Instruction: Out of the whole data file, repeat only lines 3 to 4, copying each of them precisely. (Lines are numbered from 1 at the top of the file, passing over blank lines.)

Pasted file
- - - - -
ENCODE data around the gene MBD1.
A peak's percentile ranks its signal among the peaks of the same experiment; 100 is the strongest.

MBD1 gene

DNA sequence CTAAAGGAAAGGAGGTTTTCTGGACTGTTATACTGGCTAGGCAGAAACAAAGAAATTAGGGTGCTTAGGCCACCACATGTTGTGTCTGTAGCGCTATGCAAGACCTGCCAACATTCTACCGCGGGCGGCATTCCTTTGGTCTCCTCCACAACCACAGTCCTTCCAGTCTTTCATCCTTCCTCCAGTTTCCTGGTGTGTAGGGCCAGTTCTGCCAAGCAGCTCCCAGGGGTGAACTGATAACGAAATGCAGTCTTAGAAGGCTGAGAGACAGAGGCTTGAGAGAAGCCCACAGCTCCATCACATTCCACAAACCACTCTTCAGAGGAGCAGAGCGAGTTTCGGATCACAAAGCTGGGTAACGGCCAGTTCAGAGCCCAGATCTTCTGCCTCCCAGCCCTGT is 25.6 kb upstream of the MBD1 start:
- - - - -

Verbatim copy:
MBD1 gene

DNA sequence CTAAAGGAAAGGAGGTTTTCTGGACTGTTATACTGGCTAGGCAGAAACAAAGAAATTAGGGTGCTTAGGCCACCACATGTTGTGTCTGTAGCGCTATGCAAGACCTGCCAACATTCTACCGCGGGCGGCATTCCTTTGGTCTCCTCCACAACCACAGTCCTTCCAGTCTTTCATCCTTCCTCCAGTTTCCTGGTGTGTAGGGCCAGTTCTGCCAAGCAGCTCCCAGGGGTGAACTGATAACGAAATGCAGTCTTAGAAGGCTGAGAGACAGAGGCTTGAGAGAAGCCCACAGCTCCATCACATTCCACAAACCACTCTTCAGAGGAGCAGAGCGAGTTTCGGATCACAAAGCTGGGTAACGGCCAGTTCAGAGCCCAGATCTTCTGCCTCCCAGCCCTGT is 25.6 kb upstream of the MBD1 start: